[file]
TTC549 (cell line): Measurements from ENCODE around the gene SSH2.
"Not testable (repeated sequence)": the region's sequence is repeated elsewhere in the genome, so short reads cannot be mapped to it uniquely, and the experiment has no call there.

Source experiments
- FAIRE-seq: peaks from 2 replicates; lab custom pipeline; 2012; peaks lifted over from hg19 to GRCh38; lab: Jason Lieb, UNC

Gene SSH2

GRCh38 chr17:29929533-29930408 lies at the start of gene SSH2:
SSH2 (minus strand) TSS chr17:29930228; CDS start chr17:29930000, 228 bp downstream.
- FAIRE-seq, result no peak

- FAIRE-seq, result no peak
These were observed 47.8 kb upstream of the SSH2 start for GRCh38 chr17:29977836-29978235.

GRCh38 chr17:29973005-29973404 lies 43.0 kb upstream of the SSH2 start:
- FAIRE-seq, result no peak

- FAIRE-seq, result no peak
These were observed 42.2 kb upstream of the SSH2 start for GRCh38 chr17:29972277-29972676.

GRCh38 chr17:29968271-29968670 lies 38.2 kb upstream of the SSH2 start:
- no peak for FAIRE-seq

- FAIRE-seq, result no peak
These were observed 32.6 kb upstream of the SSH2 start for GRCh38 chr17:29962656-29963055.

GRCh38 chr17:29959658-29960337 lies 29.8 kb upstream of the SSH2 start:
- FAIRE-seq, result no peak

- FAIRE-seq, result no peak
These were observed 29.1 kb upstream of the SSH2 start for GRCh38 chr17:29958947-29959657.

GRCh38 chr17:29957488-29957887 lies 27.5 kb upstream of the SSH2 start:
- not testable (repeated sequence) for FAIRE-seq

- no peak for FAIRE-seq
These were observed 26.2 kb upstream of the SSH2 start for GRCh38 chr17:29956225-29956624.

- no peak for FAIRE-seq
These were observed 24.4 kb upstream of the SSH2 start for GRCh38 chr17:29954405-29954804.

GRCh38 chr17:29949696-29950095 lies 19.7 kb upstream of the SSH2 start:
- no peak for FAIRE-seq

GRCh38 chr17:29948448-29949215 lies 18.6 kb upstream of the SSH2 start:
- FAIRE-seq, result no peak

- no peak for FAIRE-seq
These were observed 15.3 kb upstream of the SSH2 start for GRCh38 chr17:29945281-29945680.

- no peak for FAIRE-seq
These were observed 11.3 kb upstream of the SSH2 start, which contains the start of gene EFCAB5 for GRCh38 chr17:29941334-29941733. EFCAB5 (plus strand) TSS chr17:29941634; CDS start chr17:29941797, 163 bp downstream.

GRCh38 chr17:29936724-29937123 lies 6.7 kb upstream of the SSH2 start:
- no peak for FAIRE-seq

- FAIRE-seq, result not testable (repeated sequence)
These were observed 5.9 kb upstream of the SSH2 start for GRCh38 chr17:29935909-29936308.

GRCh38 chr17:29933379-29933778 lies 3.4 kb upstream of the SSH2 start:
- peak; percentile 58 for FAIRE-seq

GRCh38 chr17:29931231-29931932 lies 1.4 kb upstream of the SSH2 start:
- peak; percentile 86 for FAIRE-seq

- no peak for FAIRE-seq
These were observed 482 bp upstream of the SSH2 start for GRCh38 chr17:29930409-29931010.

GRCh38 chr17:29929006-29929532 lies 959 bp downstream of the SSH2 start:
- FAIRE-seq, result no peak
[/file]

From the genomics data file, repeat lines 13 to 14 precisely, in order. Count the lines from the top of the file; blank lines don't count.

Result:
- FAIRE-seq, result no peak
These were observed 42.2 kb upstream of the SSH2 start for GRCh38 chr17:29972277-29972676.